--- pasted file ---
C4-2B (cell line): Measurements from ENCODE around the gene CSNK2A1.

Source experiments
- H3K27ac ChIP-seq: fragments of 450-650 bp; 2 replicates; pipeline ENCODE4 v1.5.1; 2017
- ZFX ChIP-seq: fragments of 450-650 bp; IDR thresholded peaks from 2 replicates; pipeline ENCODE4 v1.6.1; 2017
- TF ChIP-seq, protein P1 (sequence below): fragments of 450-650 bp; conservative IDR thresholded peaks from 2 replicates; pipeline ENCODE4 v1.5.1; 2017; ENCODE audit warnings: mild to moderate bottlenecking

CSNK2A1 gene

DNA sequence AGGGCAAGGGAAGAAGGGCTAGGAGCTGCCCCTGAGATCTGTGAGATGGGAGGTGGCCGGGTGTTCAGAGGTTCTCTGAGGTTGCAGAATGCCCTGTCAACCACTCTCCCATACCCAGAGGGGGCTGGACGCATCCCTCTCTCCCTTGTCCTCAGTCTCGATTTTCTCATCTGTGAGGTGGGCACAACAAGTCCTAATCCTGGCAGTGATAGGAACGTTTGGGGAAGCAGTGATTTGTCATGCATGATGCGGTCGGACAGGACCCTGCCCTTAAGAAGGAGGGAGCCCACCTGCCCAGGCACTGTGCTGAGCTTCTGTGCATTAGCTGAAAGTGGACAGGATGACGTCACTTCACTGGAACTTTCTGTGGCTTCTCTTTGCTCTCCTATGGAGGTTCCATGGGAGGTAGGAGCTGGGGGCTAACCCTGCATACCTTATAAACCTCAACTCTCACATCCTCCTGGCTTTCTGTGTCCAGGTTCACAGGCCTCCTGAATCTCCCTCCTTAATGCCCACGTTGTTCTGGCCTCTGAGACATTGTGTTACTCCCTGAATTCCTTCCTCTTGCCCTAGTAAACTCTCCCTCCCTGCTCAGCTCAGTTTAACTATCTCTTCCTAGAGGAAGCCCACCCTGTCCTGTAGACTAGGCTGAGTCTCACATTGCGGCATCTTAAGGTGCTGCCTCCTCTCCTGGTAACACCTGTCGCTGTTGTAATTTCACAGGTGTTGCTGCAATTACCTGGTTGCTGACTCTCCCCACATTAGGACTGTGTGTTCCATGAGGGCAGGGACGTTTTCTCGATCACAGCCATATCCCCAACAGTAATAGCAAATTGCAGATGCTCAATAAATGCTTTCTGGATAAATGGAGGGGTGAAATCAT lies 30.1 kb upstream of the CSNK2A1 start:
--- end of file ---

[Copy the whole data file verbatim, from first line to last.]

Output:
C4-2B (cell line): Measurements from ENCODE around the gene CSNK2A1.

Source experiments
- H3K27ac ChIP-seq: fragments of 450-650 bp; 2 replicates; pipeline ENCODE4 v1.5.1; 2017
- ZFX ChIP-seq: fragments of 450-650 bp; IDR thresholded peaks from 2 replicates; pipeline ENCODE4 v1.6.1; 2017
- TF ChIP-seq, protein P1 (sequence below): fragments of 450-650 bp; conservative IDR thresholded peaks from 2 replicates; pipeline ENCODE4 v1.5.1; 2017; ENCODE audit warnings: mild to moderate bottlenecking

CSNK2A1 gene

DNA sequence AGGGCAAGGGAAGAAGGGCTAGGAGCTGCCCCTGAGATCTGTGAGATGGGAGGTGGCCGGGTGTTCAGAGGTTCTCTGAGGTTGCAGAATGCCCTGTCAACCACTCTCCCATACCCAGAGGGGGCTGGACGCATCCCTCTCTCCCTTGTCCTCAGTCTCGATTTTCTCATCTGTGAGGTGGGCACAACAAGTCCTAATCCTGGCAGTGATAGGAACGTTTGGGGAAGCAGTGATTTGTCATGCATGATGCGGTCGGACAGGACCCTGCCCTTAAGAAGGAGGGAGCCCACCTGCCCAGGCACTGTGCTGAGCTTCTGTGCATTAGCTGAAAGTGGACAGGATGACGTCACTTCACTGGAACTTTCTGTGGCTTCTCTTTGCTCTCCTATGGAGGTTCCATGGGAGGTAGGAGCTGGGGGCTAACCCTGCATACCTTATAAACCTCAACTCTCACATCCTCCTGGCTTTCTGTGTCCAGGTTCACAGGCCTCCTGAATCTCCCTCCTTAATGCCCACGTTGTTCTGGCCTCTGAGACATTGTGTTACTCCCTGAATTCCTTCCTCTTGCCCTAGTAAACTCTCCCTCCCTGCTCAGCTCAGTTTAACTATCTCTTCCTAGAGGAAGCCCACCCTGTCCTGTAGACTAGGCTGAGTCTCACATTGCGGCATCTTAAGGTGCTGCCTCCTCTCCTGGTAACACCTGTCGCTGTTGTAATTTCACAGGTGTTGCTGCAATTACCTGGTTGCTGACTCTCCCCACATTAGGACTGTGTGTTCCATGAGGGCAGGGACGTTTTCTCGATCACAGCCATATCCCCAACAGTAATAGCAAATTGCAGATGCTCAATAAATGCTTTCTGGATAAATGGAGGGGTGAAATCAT lies 30.1 kb upstream of the CSNK2A1 start: